The scientist called the grower with a proposition: Let me fly a drone over your grove and you’ll be able to see how many trees you have, and even the size of individual canopies.
Alex Gardinier, director of business development for Gardinier Florida Citrus, accepted. He recalls that when he received such easy-to-read metrics and maps from the flight data, he saw something else – the future.
It’s a future fueled by artificial intelligence. Dr. Yiannis Ampatzidis is among those at the University of Florida’s Institute of Food and Agricultural Sciences (UF/IFAS) that’s putting AI to use on Florida farms today, in this case by synthesizing millions of images into instantly actionable information.
AI will create a fourth agricultural revolution, achieving huge gains in farm productivity the way the introduction of tractors, synthetic fertilizers and genetics did in previous eras. The speed and success of that revolution depends on how well land-grant university innovators like Ampatzidis, of the UF/IFAS Department of Agricultural and Biological Engineering, work with South Florida growers like Gardinier.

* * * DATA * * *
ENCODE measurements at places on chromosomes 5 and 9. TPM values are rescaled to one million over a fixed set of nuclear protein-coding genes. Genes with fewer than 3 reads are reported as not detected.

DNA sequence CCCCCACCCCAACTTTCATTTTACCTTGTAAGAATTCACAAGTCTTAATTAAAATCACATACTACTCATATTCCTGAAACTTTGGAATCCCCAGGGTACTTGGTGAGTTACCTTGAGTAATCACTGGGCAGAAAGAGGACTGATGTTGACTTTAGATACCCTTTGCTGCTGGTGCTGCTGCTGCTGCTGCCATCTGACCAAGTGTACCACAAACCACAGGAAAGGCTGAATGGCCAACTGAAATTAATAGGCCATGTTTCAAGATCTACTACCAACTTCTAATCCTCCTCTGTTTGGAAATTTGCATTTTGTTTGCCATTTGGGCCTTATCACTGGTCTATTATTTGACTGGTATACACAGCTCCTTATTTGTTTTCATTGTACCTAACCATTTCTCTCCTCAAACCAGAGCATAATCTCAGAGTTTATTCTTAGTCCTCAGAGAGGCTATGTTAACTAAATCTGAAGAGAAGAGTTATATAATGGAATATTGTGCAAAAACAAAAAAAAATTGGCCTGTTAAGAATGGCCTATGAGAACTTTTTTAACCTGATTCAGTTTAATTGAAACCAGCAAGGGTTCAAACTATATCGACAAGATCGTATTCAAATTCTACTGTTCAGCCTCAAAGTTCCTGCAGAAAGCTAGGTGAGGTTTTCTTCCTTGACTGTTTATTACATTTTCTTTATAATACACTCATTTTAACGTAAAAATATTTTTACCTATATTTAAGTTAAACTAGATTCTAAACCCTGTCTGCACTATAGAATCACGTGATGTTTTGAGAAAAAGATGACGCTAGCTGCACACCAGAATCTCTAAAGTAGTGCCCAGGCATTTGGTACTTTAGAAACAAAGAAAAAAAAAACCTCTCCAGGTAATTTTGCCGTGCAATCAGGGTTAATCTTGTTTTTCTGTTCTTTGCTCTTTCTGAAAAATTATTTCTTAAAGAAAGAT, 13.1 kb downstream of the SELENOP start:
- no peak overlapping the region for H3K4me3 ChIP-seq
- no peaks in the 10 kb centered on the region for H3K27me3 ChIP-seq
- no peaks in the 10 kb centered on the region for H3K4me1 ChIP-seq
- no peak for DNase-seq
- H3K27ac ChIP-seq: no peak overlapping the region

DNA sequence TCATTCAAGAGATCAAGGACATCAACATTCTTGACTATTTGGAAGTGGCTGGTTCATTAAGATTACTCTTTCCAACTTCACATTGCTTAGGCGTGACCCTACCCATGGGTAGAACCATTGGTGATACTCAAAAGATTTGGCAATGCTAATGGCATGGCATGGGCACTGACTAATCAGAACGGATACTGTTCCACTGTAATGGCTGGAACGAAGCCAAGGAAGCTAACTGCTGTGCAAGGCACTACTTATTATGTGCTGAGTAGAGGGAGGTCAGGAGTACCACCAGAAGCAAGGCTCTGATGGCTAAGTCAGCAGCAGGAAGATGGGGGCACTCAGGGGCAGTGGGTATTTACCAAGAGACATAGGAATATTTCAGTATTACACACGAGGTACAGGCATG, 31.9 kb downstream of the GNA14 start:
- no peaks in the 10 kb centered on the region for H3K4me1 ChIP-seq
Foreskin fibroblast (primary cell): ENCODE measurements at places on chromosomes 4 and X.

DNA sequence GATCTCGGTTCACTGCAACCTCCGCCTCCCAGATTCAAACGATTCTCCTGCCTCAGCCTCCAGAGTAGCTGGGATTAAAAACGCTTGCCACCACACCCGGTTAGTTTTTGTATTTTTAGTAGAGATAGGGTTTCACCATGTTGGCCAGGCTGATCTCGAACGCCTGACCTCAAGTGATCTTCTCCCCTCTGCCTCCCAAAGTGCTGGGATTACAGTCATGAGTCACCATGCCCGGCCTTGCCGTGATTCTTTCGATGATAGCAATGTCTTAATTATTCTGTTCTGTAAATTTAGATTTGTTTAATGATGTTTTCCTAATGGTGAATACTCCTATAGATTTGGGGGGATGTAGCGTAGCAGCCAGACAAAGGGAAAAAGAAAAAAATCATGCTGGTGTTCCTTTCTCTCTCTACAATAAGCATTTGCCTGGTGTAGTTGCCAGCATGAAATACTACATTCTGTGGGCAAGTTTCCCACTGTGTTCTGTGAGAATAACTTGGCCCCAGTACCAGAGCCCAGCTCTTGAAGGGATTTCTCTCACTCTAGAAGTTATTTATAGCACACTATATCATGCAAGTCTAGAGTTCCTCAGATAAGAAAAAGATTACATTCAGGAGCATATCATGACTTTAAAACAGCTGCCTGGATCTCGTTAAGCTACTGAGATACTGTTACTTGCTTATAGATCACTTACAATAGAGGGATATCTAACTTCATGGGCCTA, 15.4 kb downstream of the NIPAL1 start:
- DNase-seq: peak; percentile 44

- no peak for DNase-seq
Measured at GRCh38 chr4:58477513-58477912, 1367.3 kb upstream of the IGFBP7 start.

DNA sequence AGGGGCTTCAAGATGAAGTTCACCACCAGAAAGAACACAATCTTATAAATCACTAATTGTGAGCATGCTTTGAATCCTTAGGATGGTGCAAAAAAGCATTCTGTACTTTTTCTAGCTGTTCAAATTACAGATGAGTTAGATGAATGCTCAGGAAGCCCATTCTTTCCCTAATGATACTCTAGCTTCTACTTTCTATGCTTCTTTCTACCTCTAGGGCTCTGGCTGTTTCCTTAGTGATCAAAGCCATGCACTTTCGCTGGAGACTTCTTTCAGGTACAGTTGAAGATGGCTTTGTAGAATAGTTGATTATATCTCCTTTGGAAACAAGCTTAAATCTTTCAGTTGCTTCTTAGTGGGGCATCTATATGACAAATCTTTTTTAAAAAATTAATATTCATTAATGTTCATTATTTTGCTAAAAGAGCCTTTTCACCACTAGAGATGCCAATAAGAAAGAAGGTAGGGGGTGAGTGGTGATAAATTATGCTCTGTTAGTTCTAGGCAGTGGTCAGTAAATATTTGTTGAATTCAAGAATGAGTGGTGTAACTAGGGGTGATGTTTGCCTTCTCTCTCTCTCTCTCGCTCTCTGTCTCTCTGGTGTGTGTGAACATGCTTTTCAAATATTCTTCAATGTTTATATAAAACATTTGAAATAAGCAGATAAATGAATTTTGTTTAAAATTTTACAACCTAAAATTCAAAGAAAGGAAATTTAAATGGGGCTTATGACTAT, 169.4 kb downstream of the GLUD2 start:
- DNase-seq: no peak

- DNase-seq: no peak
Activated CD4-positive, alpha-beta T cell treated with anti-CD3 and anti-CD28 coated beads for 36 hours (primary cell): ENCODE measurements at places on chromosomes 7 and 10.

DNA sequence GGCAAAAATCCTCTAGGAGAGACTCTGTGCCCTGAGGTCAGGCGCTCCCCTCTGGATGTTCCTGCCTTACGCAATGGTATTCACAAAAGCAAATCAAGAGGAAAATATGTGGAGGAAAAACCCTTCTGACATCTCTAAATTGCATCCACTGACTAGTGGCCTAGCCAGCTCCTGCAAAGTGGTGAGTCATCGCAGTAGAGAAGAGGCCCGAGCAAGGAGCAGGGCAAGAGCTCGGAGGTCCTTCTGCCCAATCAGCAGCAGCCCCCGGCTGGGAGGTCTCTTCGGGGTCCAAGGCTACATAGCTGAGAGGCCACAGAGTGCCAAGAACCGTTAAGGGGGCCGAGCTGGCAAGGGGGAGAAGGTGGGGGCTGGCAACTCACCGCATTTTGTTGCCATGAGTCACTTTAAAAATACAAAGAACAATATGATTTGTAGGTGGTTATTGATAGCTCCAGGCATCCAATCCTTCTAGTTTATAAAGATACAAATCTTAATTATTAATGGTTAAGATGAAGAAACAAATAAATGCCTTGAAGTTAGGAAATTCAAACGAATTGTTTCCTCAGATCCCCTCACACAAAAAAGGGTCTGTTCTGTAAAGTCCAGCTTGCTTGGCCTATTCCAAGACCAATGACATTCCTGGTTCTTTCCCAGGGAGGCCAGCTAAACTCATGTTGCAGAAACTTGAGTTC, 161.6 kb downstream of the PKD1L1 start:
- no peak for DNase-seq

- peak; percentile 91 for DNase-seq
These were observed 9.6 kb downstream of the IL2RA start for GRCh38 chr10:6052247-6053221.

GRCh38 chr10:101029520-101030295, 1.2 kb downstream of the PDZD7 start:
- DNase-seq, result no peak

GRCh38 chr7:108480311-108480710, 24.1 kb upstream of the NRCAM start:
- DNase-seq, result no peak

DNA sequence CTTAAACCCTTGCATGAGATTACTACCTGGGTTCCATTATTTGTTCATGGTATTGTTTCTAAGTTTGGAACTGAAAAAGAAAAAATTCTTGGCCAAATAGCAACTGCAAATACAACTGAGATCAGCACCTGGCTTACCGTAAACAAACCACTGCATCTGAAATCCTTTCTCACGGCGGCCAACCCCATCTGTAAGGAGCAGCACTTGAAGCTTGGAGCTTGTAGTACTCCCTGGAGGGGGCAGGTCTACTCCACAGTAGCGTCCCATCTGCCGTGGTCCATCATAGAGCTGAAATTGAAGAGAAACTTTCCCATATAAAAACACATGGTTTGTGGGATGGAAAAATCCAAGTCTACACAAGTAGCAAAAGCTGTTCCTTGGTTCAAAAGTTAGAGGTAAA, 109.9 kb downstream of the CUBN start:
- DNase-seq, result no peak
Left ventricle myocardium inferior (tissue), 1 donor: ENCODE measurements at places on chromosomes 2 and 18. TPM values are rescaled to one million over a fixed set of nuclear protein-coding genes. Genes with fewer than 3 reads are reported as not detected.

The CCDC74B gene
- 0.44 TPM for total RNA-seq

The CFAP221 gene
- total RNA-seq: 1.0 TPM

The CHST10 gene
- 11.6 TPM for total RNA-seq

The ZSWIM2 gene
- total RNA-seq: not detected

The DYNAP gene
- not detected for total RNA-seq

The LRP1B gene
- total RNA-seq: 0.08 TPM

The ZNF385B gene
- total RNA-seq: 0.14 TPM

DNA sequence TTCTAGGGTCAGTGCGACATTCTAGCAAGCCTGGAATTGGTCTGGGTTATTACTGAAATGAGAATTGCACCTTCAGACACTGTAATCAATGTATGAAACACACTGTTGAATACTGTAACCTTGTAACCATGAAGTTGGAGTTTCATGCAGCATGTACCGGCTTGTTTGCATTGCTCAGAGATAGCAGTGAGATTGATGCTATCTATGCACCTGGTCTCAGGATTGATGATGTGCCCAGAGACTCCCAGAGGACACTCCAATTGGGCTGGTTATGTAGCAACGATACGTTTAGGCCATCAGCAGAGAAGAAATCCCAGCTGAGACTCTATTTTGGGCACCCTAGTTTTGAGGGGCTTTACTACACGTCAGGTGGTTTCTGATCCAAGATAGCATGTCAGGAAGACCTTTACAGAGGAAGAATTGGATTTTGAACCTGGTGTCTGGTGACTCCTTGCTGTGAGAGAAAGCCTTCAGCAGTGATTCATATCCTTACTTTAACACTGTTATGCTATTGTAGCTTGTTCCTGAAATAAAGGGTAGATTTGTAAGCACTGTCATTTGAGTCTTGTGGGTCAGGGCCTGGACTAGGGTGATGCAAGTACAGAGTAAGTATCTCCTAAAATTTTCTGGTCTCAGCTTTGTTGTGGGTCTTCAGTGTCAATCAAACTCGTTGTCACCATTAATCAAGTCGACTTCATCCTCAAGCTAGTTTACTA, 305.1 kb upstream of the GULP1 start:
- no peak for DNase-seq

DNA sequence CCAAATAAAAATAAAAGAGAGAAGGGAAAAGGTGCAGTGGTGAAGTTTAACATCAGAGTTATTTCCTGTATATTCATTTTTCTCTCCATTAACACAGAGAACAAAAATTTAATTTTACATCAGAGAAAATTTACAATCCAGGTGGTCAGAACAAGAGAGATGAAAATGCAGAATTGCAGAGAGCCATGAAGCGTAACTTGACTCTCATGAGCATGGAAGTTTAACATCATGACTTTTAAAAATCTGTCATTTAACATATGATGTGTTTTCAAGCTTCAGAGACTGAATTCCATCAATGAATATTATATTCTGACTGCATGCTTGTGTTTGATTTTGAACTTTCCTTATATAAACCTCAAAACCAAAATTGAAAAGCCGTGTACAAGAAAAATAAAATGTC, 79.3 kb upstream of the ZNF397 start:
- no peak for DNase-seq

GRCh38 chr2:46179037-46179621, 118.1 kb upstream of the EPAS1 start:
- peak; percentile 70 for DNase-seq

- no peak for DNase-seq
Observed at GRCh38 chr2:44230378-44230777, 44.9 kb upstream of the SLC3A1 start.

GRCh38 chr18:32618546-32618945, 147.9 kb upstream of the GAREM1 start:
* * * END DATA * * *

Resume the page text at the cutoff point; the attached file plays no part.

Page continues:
The groundwork for the revolution has been laid by more than a century of UF/IFAS establishing credibility through its citrus science. Working with a UF/IFAS faculty member comes with assurance that growers’ data will be protected. Gardinier took up Ampatzidis on his offer because he trusts him and trusts his land-grant university.Learn more about UF AI Center To Push Boundaries of Ag Research